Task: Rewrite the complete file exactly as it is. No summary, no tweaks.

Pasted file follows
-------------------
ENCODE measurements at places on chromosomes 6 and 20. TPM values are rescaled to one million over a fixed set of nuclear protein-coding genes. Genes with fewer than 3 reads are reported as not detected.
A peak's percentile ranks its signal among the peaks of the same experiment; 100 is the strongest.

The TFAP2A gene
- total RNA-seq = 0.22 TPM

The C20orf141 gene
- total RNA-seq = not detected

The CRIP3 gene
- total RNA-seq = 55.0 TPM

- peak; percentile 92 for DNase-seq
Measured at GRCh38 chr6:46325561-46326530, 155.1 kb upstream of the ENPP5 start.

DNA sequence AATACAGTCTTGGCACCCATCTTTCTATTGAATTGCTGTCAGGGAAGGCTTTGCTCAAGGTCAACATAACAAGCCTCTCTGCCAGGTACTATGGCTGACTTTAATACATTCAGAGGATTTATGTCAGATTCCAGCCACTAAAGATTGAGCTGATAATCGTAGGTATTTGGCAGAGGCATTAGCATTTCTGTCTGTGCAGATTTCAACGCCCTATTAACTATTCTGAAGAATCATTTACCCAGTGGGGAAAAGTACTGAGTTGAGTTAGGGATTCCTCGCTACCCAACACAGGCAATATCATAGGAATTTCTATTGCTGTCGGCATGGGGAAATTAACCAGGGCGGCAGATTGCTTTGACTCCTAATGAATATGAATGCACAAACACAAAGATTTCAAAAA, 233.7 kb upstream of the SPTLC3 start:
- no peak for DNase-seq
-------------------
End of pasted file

ENCODE measurements at places on chromosomes 6 and 20. TPM values are rescaled to one million over a fixed set of nuclear protein-coding genes. Genes with fewer than 3 reads are reported as not detected.
A peak's percentile ranks its signal among the peaks of the same experiment; 100 is the strongest.

The TFAP2A gene
- total RNA-seq = 0.22 TPM

The C20orf141 gene
- total RNA-seq = not detected

The CRIP3 gene
- total RNA-seq = 55.0 TPM

- peak; percentile 92 for DNase-seq
Measured at GRCh38 chr6:46325561-46326530, 155.1 kb upstream of the ENPP5 start.

DNA sequence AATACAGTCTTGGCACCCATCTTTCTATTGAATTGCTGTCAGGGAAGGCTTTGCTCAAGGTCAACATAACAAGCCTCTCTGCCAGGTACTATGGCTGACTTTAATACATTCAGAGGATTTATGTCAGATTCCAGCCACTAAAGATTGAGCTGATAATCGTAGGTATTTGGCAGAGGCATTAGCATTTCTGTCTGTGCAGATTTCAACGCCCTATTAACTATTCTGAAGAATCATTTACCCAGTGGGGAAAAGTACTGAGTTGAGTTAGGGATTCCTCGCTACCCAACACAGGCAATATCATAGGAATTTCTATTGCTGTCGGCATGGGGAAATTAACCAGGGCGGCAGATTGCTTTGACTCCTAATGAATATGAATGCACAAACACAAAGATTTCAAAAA, 233.7 kb upstream of the SPTLC3 start:
- no peak for DNase-seq